In the wake of the Washington State Senate’s remarkable, bipartisan revolt against standardized testing mandates, the issue has rocketed to the top of the state’s political agenda. It was a prominent issue across the state yesterday at the various legislative town halls.
Education reform groups are mobilizing to reverse the Senate’s decision, voicing concern that as much as $38 million in federal grants may be lost unless Washington teacher evaluations are linked to student test scores — even if parents do not want such a link to be made. And today Governor Jay Inslee, in Washington D.C. for the National Governors Association meeting, will sit down with Education Secretary Arne Duncan to discuss the issue.
Duncan is not going to simply back down without being forced to do so. But by taking away Duncan’s leverage and calling his bluff, Washington State political leaders can protect our kids from being overtested.
It’s worth thinking about how bluffing works. The entire point is for the bluffer to turn a weak position into a winning one by making the other side quit because they are afraid of what the bluffer might do — whether it’s laying down a straight flush and taking the pot, or yanking millions in federal education funds. A bluff works when the other side believes you, doesn’t want to take the risk, and folds. Bluffing fails when the other side doesn’t believe you and refuses to be intimidated. Especially when they know they, not the bluffer, have the winning hand.
Education reformers like Duncan have consistently failed to get Washington State to directly link teacher evaluations to test scores. Parents, teachers, and students have resisted such a link because they know it will erode the quality of classroom instruction by “teaching to the test.” These attitudes are bipartisan and cross the ideological spectrum. Public anger at standardized testing is producing a nationwide backlash as parents demand schools focus on instruction and not on testing.
Several years ago Washington legislators arrived at a sensible compromise, requiring districts to include measures of student growth in their evaluations of teachers — but leaving it to the districts to decide what that actually meant. It’s a good system that should be given time to be properly implemented. But Duncan insists that teacher evaluations be directly linked to specific test scores, even where states have chosen not to do so.
Education reformers and their Republican allies are trying to make this issue not about teacher evaluations and standardized tests — they know they’ll lose on that ground. So instead they have reframed the debate as whether Washington will lose out on as much as $38 million in federal funding.
That’s no small amount of money — except in comparison to the billion-dollar tab of complying with the Supreme Court’s McCleary decision. The Legislature is already under strict court order to come up with $1 billion to adequately fund K‑12 education. The Legislature should simply tell the U.S. Department of Education it has no problem adding another $38 million to that bill. It’s easy, affordable, and worth every penny given the restoration of local control over education policy that comes with it.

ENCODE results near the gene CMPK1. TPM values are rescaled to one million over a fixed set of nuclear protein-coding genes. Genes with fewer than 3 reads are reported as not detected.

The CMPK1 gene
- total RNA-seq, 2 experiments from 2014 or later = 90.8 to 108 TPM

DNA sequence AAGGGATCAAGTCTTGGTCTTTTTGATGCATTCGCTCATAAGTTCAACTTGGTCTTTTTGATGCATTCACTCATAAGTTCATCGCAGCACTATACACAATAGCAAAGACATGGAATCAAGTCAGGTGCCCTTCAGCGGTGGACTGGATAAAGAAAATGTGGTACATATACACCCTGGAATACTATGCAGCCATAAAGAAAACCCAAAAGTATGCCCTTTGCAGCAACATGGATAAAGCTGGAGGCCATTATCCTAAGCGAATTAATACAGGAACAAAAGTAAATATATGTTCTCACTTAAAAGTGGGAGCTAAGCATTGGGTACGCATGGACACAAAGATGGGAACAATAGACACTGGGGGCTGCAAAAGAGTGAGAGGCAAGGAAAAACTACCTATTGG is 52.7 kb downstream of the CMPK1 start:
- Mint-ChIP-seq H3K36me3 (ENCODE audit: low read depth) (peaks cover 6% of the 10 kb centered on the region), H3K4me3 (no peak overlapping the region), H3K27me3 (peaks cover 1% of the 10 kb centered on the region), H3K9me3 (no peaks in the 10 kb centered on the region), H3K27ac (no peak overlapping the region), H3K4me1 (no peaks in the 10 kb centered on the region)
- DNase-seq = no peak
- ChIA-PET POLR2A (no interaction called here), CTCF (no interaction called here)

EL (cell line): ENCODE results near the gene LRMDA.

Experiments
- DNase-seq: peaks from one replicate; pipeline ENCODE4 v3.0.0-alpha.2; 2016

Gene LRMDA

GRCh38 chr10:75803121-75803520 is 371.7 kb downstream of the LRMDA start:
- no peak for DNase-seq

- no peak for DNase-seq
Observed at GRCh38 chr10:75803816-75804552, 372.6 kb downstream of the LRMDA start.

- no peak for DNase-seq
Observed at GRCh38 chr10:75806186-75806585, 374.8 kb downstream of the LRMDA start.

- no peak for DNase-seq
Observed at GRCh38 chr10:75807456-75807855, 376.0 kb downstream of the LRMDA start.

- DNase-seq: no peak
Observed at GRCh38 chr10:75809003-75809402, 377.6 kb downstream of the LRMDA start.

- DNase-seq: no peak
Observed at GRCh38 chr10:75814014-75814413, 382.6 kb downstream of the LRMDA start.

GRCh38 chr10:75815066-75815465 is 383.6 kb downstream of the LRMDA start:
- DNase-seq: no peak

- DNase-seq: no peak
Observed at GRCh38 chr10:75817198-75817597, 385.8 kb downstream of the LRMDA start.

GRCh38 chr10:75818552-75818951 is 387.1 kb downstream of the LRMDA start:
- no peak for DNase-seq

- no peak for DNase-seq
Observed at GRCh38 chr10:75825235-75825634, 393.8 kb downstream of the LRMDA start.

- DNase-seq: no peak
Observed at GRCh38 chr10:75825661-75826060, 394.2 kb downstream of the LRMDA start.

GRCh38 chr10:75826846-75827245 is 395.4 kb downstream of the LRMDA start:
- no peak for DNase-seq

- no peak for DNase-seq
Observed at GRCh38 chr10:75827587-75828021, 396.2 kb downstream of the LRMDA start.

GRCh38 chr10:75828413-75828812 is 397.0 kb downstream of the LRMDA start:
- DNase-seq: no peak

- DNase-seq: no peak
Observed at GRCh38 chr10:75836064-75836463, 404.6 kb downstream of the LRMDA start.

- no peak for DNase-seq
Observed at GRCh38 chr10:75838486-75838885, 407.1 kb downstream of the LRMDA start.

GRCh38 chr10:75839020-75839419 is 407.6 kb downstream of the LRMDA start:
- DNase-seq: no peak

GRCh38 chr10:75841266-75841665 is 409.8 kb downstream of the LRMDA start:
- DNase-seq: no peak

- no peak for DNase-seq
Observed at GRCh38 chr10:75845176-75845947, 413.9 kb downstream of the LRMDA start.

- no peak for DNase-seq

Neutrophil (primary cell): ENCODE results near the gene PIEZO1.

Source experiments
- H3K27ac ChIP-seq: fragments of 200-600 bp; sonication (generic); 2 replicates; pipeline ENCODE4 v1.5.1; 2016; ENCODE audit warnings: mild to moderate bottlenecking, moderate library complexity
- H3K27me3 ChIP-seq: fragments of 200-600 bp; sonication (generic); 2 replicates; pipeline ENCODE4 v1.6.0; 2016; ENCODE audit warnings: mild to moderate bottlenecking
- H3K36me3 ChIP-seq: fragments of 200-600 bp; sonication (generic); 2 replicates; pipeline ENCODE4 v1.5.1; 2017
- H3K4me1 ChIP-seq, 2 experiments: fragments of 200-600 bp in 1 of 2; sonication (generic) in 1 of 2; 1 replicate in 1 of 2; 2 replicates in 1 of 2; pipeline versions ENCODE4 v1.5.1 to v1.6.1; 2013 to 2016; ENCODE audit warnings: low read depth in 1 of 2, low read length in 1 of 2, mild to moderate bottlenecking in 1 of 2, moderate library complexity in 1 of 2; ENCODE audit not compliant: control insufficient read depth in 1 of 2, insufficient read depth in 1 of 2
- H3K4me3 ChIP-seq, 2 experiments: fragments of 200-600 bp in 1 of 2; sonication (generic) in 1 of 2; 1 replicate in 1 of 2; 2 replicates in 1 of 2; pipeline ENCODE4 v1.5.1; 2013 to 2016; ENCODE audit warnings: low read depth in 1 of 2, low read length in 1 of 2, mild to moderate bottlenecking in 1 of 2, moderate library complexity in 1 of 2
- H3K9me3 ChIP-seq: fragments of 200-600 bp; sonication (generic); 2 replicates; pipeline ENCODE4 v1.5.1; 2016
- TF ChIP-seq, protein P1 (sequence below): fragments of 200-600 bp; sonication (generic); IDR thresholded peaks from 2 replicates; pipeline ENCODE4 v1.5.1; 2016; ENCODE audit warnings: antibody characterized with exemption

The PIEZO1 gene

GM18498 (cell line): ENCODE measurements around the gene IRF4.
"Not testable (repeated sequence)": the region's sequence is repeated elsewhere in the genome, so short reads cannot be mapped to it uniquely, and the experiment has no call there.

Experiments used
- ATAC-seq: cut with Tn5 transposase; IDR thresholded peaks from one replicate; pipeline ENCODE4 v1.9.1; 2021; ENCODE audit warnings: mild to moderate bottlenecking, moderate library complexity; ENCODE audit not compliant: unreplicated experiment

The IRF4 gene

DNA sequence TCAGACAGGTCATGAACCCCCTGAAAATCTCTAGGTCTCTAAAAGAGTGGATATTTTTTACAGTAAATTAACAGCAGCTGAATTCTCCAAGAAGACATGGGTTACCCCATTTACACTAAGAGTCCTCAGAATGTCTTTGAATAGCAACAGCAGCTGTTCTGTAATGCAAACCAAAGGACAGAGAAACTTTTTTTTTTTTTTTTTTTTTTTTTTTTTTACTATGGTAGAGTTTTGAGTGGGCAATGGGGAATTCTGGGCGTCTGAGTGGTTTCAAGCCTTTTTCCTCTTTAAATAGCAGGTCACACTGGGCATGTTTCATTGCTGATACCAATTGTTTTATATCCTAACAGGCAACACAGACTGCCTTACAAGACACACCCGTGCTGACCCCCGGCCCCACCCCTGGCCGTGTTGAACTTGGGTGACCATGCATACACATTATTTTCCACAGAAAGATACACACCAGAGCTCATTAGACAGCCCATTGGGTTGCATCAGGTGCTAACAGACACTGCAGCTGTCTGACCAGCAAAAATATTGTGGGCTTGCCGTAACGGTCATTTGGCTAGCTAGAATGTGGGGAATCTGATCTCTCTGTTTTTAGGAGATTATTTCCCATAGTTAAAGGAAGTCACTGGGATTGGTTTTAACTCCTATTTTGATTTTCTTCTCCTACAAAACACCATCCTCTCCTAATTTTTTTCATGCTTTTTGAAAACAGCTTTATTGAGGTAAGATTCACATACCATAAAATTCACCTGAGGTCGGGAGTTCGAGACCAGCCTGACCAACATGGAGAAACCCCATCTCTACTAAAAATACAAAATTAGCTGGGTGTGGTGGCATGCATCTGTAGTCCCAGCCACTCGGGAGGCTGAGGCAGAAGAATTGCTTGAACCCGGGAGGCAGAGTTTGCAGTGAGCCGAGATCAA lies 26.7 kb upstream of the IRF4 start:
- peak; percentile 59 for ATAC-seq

Such a step only becomes necessary if Duncan carries out his threat. If Governor Inslee and the Legislature tell Duncan that Washington will simply backfill any lost federal funding, standing firm in the face of federal demands, Duncan will have to fold. Especially since his remaining cards are very weak.
The other threat the U.S. Department of Education has made is that it will revoke the state’s waiver from the odious No Child Left Behind law. This is their most obvious bluff. Without the waiver, schools not meeting the requirement that 100% of students be meeting test score standards will have to send letters home to parents explaining that their kid attends a “failing school.”
The Obama Administration has no desire to see this actually happen. President Obama has already pledged to fix No Child Left Behind. He also has spoken out repeatedly against standardized tests:
Don’t label a school as failing one day and then throw your hands up and walk away from it the next.
And don’t tell us that the only way to teach a child is to spend too much of the year preparing him to fill in a few bubbles on a standardized test.
President Obama knows that it would be bad politics for those letters to get sent home, and so he’s been looking for a way out. The waivers are not just leverage to get states to adopt policies they have otherwise refused. They’re also an essential escape from a serious political problem for the president.
After all, California has shown this strategy is successful. Governor Jerry Brown and the California legislature faced a similar threat from Duncan, who vowed to revoke the NCLB waiver and take back millions in federal funding from California schools if the state went ahead with a one-year delay in administering a certain standardized test. California rejected the demand and so far, Duncan has not followed through on his threat.
The lessons are clear. Rather than approaching Duncan as a supplicant, Governor Inslee and the state legislature should be calling his bluff. They should pledge to backfill any federal grants that are taken away if Washington insists on protecting students from classrooms that teach to the test. They should stand with colleagues in other states that are also pushing back on flawed federal education mandates. Instead, they should collaborate together on sensible policies that will ensure our students get a good, comprehensive, holistic education that prepares them for life, rather than for bubble tests.